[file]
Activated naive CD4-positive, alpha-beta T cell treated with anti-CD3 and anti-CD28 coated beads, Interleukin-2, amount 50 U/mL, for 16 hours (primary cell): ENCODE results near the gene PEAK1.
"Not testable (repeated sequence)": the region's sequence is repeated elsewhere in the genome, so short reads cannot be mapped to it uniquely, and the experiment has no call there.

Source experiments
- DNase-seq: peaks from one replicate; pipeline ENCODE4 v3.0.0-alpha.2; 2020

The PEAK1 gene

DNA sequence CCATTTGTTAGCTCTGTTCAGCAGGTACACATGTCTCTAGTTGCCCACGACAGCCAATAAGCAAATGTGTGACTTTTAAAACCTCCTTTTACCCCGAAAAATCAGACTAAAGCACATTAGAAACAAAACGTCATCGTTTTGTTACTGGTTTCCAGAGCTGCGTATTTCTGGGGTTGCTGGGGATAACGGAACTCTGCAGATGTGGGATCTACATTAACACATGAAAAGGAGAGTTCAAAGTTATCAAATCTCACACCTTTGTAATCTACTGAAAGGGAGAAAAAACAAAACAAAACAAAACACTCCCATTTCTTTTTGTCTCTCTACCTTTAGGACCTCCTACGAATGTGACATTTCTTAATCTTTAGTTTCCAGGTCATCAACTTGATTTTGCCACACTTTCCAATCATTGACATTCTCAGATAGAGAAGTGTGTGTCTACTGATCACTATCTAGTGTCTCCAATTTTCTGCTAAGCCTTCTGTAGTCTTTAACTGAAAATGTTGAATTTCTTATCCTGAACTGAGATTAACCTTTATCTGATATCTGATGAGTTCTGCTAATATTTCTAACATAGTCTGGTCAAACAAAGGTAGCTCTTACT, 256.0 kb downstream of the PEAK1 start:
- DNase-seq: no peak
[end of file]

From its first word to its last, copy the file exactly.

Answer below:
Activated naive CD4-positive, alpha-beta T cell treated with anti-CD3 and anti-CD28 coated beads, Interleukin-2, amount 50 U/mL, for 16 hours (primary cell): ENCODE results near the gene PEAK1.
"Not testable (repeated sequence)": the region's sequence is repeated elsewhere in the genome, so short reads cannot be mapped to it uniquely, and the experiment has no call there.

Source experiments
- DNase-seq: peaks from one replicate; pipeline ENCODE4 v3.0.0-alpha.2; 2020

The PEAK1 gene

DNA sequence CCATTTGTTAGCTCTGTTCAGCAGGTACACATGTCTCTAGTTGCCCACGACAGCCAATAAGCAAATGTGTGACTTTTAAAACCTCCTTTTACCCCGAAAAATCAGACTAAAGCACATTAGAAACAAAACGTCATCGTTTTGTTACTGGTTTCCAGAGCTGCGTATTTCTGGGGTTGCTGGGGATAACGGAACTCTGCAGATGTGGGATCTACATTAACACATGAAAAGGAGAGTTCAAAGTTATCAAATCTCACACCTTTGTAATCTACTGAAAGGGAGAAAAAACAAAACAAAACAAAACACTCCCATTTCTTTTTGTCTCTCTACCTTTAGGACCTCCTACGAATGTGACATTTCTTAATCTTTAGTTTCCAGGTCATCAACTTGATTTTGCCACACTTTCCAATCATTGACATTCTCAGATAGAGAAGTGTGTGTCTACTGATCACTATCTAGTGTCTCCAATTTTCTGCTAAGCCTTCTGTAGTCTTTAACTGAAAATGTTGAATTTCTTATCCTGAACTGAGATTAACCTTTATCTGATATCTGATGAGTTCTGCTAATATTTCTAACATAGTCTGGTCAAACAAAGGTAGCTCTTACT, 256.0 kb downstream of the PEAK1 start:
- DNase-seq: no peak